An open letter to Suresh Kalmadi

By Rajdeep Sardesai
24 October 2010 18:04 IST

Dear Shri Kalmadi,

It's good to see the smile back on your face just ahead of India's biggest sporting spectacle. Must admit that a lesser man would have been beaten a long time ago. Through all the criticism you've had to endure in the last few months, not once have you even offered to resign. That is the mark of a good politician-cum-sports administrator: the ability to brazen it out even in the most adverse circumstances. Maybe you should be considered for the new Fevicol advertisement with the tagline: `No one sticks to the chair like I do!' But this letter isn't meant to be a Kalmadi-bashing exercise. That's the soft option that we shall reserve for the idle twitterati. The more complex exercise is to dissect just why India's moment of national pride has almost become a national embarrassment. Why is it that a nation aspiring to be on the global high table can't organise an international mega-event with greater skill?

When I interviewed you earlier this week, you suggested that there was a `conspiracy' against India. It brought back memories of Indira Gandhi and the `foreign hand' and, frankly, must be seen for what it is: a patent attempt to escape from the real issues. If we were more honest with ourselves, we would admit that the Commonwealth Games (CWG) mess offers a mirror to the corrupt and lethargic state of the Government of India (GoI).

Take, for example, what your sidekick Lalit Bhanot said the other day when shown pictures of unclean toilets at the Games village. "Their (western) standard of hygiene and cleanliness could be different from ours so there is nothing to be ashamed about," was his rather ill-timed remark.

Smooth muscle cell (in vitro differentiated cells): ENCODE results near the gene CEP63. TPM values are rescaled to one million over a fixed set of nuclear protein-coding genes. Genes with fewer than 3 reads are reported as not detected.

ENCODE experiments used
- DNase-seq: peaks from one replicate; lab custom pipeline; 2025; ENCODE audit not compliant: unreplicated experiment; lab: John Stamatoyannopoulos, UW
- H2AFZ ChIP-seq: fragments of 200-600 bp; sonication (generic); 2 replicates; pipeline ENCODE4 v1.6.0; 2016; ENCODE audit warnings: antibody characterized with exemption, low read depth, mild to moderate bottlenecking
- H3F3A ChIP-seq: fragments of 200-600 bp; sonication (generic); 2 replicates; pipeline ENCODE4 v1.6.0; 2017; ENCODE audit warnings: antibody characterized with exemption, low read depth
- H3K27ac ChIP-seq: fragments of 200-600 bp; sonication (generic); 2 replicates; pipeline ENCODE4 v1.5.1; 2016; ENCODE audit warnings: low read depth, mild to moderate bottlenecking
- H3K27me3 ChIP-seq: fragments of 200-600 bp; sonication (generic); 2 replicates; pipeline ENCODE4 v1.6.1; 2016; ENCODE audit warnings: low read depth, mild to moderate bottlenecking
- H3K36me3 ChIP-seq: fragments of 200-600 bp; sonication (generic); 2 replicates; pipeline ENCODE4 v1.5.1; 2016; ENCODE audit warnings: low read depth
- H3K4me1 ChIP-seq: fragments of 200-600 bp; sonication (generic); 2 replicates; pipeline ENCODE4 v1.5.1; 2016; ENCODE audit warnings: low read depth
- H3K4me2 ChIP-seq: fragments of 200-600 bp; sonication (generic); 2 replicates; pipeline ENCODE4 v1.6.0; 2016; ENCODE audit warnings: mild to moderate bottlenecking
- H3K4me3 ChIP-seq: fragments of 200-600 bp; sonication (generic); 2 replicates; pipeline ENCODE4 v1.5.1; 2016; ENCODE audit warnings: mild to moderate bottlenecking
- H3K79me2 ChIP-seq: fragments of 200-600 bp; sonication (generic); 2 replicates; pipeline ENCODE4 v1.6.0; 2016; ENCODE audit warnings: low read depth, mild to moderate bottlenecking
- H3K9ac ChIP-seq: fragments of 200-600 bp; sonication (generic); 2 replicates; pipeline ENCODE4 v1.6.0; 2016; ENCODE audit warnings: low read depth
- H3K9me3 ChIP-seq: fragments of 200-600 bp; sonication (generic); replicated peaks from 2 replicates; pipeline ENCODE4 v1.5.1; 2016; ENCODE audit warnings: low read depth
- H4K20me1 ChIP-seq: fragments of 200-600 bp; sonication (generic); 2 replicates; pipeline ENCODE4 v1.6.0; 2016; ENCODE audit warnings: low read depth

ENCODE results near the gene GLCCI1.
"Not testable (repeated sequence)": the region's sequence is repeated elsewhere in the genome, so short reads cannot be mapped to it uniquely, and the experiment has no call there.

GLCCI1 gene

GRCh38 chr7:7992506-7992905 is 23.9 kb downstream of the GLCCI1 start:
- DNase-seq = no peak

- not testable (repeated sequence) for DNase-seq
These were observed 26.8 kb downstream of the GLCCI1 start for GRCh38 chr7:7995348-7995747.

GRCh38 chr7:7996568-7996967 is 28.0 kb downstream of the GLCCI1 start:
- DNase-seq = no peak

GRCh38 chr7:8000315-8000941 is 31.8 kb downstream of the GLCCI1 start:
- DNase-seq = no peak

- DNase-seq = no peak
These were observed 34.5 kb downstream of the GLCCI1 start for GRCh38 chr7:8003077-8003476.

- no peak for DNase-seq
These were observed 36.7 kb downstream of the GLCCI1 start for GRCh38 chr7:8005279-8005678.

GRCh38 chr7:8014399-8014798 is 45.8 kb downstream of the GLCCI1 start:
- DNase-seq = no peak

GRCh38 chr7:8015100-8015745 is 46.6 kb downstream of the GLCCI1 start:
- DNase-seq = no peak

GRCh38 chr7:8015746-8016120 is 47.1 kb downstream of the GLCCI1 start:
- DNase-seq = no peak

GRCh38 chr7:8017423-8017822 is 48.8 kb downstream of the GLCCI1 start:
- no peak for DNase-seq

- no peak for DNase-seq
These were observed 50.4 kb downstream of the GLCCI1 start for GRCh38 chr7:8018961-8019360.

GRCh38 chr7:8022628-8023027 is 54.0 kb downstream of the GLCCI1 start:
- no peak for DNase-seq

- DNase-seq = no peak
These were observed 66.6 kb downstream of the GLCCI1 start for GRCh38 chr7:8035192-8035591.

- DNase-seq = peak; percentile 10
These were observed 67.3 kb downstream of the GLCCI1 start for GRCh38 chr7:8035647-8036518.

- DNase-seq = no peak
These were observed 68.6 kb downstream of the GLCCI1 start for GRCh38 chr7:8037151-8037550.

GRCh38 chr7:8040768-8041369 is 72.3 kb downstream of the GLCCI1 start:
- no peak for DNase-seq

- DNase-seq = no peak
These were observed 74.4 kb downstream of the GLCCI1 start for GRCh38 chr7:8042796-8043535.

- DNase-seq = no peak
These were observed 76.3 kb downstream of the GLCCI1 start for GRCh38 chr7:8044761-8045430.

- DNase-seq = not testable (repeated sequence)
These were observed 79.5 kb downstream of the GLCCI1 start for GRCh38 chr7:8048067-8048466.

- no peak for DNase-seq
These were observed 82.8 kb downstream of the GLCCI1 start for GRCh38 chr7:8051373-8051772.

Predictably, it sparked off an indignant response in TV studios. But in government offices, Bhanot's remarks may strike a chord.

Ever been to meet a secretary at Shastri Bhavan?

The smell emanating from the loos of the premier neta-babu building would be enough to give you an instant nasal illness. Or come with me to the secretariat in Mumbai where the walls of every floor are lined with ubiquitous blood-red paan stains.

Take also the multiplicity of authorities managing the Games, who have made passing the buck a national sport. When a footbridge collapses, the urban development minister blames the Delhi chief minister who points to an absentee lieutenant-governor, while the sports minister ducks questions.

As for officers and ministers scurrying around like plucked chickens to get the Games village in shape after seven years of sloth, it truly is farcical. For anyone who has had to deal with government departments, be it for a passport or a house completion certificate, none of this would come as any surprise. There is no single-window clearance and things invariably happen only at the last minute after we've run an obligatory marathon of government offices.

At least the ministers can be eventually held accountable by the voters. What of the faceless bureaucrats who have perhaps been the biggest beneficiaries of the mess? As the Central Vigilance Commission report had pointed out, a majority of the large-scale projects, which are under the scanner for massive cost overruns were managed by senior bureaucrats. Will any of them ever be touched, or indeed, become the butt of SMS jokes?